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Linux Switch advice? (sh.itjust.works)
submitted 2 months ago* (last edited 2 months ago) by [email protected] to c/[email protected]

cross-posted from: https://sh.itjust.works/post/16676119

I am seriously considering pulling the trigger on a switch to Linux. Looking for advice and discussion

In terms of hardware, what are some good cost effective resources and what what things might I want to consider differently than what I am used to in both the Mac and Windows worlds? I need smart home management, a plex hub, and photo editing, as well as the usual other stuff.

EDIT: When I say photo editing, I am talking about working with RAW files to optimize the image according to my taste and style. I also make use of software that has good library organization capabilites. In this case, I use CaptureOne. I do not generally do the sort of editing people do in photoshop, putting unicorns in their pictures or whatever people do these days. I'm not opposed to cool creative images or anything, I just don't go down that route terribly often.

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[-] [email protected] 17 points 2 months ago

My best advice is:

Don't listen too much about what strangers on the Internet say you should do or use.

Non of us has statistics to pull from. Mostly it's individual experience mixed with personal preferences. All that could be different for someone else. E.g. some people will have problems with Nvidia, other with AMD.

Stick to the basic and add fancy stuff later on.

Don't pick a distribution because of the Desktop environment. Or because someone said it has a nifty feature. People create new distros all the time just for fun and not because there would be a real reason for it. Looking on the release cycle would probably be the most basic decision you should take. Read about the differences between "rolling release" and "long time support" and decide base on you personal use case.

Have a backup strategy

This is nothing limited to Linux but since you are planing to switch your habits, there is a high possibility you will mess up at some point. Best would be you try to stimulate the worst case and look if you would be able to setup your system in a VM or something.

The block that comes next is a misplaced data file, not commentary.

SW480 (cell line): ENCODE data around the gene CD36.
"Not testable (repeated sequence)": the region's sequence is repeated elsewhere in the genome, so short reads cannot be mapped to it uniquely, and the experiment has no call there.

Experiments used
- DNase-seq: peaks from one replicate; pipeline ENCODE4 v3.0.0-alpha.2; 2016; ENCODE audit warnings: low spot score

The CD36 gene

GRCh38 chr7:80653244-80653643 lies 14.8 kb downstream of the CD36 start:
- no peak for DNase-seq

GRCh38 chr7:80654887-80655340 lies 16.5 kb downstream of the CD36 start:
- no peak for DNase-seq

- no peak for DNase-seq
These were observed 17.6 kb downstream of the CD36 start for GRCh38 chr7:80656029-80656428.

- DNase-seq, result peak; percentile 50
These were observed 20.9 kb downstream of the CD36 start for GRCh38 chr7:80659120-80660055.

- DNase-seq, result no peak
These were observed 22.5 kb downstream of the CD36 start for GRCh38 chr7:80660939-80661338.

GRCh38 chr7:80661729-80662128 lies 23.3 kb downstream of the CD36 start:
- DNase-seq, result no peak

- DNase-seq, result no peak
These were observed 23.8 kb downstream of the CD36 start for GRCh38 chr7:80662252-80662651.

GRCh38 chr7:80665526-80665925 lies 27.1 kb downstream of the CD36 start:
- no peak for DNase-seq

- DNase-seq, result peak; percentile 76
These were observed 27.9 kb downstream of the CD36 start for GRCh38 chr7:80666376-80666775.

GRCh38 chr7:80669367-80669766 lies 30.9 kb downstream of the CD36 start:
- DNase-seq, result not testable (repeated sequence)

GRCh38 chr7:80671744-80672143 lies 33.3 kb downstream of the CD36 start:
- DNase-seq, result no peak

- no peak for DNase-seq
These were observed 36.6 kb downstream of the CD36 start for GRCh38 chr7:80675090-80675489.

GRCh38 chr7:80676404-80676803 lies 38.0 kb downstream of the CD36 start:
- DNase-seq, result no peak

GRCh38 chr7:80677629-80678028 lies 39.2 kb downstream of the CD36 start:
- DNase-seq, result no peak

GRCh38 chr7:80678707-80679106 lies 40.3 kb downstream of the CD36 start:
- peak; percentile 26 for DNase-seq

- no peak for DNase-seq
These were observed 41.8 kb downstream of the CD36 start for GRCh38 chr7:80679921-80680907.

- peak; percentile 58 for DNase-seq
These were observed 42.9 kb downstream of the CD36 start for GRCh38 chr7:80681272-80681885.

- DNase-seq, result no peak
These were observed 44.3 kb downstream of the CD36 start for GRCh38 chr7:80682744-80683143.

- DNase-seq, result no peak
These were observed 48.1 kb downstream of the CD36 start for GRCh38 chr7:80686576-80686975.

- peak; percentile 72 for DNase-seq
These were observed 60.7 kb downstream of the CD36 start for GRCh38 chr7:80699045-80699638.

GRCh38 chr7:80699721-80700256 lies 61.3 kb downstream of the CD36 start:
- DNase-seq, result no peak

Don't be afraid to try things out

Especially when you know that your backup is working. There is not much you can lose. Don't be afraid of using Arch Linux e.g. just because someone on the Internet said it's just for pros or something.

So this last one is maybe just the consequences of all the above. But yeah I guess that's all I could say for now 😅

[-] warmaster 8 points 2 months ago

There's no doubt NVIDIA works worse than AMD. That's just a well known fact.

[-] [email protected] 4 points 2 months ago* (last edited 2 months ago)

I have extra old computers I can use for the hardware. Older than 4 years though. I probably would not install on my main machine yet until I know what I am doing. I did use Ubuntu like 10 years ago, and very much enjoyed it, but I'm assuming quite a bit is different and better now.

[-] [email protected] 2 points 2 months ago

Love this. It's related to one of the reasons I have recommended NixOS more often than I would have expected (not, however, as often as Fedora, Mint, etc.): if you're heading into a new way of using a computer anyway, why not go with something that forces you to abandon assumptions and learn something truly new? With the side benefit of effortless rollbacks if something you fiddle with goes horribly wrong. :)

But, no, at risk of violating rule #1 in your post, just pick a distro, don't worry too much about which, pick a desktop environment, don't worry about which, use the machine, and if you have a negative experience only then remember that you can try another desktop environment, distro, etc. Eventually you'll get to a distrohopping phase, but until then it's just software and a computer is just a tool.

[-] [email protected] 1 points 2 months ago

I'm a noob and dived right into Arch after light mint use on a spare laptop. Still waiting for the mythical update bork or system break.

this post was submitted on 23 Mar 2024
39 points (82.0% liked)

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Linux is a family of open source Unix-like operating systems based on the Linux kernel, an operating system kernel first released on September 17, 1991 by Linus Torvalds. Linux is typically packaged in a Linux distribution (or distro for short).

Distributions include the Linux kernel and supporting system software and libraries, many of which are provided by the GNU Project. Many Linux distributions use the word "Linux" in their name, but the Free Software Foundation uses the name GNU/Linux to emphasize the importance of GNU software, causing some controversy.

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